Rants and reactions to contemporary politics, art and culture.
Friday, April 29, 2016
Sperm Count: Fertishistic Objectification
photo of jockstrap by Jacklee
Fetishistic objectification is a term used by some psychoanalysts to refer to receiving stimulation from a part of the anatomy or the
lingerie that is used to cover it. So for instance when you talk about a man’s
package or a woman’s rack you're indulging in a form of fetishistic
objectification. It’s a little like an erotic form of synecdoche, the figure of speech which refers
to taking the part for the whole. For instance, fifty head for cattle, the
White House for the presidency, the law for the police are all examples of synecdoche.Synecdoche, New Yorkwas also the name of a
Charlie Kaufman movie which starred the late Philip Seymour Hoffman and which
employs another kind of fetishizing that occurs when you attempt to make art
out of life or vice versa. But this erotic form of synecdoche also occurs in
the sex act itself. We refer to getting laid rather than making love and then
there are the varying kinds of foreplay, fellatio, cunnilingus, analingus which
all seem to thingify sex. When you talk about getting or giving a blow job,
about fucking or getting fucked you are attempting to create an illusion that
sexuality is devoid of emotion. It’s just another act like say brushing one’s
teeth or masticating a piece of meat. The fact is that butt fucking someone is
an activity that is laden with emotion. Without the emotion, the act would be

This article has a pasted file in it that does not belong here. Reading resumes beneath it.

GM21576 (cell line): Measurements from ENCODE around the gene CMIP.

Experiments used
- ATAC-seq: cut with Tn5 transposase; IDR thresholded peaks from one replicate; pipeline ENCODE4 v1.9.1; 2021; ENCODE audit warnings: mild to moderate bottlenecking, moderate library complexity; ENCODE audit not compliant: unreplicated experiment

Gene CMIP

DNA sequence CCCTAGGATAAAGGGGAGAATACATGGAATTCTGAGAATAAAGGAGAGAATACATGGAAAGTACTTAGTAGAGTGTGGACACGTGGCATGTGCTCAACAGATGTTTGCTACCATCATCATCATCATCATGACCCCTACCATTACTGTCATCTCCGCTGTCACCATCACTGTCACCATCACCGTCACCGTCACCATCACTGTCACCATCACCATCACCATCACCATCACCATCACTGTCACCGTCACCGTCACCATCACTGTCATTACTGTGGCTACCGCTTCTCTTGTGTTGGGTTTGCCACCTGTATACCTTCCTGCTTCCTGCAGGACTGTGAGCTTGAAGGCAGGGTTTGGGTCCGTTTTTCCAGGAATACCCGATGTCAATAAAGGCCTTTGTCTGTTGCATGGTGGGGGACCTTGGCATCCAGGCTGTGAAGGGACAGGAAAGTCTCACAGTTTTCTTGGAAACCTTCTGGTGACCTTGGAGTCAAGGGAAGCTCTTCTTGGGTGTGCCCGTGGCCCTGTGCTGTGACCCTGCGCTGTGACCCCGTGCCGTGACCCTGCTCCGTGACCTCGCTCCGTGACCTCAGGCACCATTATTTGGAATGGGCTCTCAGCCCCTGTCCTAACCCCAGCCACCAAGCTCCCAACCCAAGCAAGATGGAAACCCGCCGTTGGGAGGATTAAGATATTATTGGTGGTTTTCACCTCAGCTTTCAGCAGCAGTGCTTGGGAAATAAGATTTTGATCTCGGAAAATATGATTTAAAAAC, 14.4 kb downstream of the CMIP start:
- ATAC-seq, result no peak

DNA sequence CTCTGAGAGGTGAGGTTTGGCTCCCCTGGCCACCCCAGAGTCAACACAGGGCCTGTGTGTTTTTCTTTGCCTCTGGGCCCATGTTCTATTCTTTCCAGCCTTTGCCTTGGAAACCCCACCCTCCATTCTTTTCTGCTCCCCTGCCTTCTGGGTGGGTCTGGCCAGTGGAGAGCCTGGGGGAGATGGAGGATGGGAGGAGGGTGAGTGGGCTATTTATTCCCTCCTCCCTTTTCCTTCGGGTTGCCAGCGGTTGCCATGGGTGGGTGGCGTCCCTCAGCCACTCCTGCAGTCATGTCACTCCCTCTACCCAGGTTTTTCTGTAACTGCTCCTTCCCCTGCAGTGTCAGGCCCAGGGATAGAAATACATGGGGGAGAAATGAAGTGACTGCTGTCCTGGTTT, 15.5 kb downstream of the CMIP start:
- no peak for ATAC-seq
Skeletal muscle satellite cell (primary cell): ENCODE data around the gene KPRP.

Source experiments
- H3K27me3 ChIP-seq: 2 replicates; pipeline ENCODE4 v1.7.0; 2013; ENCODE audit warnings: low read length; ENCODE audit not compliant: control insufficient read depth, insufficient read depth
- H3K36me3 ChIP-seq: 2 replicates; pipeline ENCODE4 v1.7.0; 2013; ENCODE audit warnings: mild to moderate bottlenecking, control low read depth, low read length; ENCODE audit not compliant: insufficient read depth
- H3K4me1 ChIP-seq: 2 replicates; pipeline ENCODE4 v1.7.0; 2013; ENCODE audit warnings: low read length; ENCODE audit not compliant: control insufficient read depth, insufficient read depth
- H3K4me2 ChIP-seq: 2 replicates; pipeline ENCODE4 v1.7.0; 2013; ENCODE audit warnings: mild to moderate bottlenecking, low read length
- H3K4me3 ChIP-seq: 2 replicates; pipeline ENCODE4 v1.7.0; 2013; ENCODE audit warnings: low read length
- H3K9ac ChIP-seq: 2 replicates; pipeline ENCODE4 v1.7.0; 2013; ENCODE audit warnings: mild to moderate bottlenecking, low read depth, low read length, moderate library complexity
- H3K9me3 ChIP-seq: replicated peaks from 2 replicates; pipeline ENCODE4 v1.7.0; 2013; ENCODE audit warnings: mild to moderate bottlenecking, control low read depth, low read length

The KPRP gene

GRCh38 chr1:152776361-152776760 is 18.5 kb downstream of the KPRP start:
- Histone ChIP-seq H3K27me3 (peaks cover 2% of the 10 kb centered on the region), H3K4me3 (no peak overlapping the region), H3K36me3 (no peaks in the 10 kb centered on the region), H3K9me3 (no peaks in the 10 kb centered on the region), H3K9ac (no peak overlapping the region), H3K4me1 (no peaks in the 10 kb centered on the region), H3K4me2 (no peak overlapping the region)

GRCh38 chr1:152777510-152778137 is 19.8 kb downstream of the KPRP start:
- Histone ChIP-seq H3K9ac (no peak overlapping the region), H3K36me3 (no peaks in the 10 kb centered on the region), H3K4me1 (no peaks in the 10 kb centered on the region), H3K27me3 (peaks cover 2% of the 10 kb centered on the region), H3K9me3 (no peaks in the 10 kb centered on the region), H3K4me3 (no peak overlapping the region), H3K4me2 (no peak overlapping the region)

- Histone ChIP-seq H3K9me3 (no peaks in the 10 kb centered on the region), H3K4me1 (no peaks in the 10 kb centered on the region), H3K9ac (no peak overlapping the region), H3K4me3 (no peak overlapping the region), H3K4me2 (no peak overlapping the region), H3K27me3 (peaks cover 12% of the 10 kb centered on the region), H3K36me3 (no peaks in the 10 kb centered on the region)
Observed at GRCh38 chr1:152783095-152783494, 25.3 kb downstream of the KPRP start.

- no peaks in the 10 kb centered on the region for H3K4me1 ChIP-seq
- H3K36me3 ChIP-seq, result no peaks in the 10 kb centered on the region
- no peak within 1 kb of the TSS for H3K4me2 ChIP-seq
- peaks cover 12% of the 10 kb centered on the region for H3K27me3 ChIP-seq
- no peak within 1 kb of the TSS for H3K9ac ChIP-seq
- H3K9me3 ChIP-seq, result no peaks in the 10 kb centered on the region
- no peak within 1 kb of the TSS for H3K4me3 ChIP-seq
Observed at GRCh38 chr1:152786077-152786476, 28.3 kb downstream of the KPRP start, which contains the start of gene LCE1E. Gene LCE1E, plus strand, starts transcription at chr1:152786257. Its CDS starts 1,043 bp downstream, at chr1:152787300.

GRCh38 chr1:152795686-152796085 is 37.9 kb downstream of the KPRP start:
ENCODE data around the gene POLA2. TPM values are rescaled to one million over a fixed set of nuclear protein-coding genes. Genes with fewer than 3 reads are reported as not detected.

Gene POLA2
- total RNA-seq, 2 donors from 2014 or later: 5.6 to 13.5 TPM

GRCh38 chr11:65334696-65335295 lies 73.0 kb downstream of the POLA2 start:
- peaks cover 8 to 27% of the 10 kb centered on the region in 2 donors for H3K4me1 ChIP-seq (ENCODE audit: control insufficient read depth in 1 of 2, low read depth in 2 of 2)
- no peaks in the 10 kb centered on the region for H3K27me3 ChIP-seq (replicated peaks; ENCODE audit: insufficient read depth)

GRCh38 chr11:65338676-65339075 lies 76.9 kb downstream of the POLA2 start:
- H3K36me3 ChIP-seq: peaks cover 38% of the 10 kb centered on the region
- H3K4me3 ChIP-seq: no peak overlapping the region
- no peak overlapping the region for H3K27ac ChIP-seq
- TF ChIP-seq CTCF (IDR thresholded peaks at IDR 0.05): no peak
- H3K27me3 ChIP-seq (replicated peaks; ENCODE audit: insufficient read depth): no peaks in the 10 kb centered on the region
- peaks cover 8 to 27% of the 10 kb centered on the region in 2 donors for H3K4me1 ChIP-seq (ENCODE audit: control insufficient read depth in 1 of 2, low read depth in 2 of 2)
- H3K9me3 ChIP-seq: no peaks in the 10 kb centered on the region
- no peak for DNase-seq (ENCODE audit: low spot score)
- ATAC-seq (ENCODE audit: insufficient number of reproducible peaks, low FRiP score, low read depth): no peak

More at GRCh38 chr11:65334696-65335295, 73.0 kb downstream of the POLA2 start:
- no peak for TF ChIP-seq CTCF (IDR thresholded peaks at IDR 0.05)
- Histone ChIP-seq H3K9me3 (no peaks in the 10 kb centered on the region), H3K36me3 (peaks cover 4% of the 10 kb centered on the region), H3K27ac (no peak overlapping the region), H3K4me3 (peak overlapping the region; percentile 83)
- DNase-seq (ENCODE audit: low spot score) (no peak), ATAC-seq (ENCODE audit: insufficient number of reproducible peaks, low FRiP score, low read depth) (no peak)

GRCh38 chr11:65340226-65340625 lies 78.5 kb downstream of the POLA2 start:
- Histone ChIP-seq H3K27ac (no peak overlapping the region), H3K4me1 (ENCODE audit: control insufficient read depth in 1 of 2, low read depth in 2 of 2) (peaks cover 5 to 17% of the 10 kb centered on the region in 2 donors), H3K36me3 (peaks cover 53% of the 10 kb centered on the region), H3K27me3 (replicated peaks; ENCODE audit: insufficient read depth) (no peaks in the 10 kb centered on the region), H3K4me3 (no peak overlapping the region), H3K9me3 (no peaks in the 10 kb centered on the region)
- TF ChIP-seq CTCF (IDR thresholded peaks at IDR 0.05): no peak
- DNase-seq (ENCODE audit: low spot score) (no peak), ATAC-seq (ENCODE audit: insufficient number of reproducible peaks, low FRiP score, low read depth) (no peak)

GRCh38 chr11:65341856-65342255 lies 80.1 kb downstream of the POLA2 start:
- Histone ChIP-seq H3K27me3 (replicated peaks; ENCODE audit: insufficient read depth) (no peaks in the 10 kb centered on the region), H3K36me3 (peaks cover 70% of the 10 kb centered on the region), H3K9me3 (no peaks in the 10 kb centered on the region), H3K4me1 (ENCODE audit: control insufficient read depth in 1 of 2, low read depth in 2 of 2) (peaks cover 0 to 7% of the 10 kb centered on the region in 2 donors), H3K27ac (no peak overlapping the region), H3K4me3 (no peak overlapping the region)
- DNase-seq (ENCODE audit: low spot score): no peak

so denuded of significance as to be lacking in stimulation. The same is true
about sucking a penis. It's a statement. It’s fun and exciting to suck or be sucked for that matter, but
under normal circumstances most people don’t want a large object inserted into
their mouths, unless that object has meaning for them.
Francis Levy's debut novel, Erotomania: A Romance, was released in August 2008 by Two Dollar Radio.
His short stories, criticism, humor, and poetry have appeared in The New York Times, The Washington Post, The New Republic, The Village Voice, The East Hampton Star, The Quarterly, Penthouse, Architectural Digest, TV Guide, The Journal of Irreproducible Results, and other publications. One of his Voice humor pieces was anthologized in The Big Book of New American Humor (HarperCollins). He is presently the Co-Director of The Philoctetes Center for the Multidisciplinary Study of Imagination (philoctetes.org), where he supervises roundtable discussions on topics as varied as “The Psychology of the Modern Nation State” and “Modern Traffic Theory, Behavior, and Imagination”.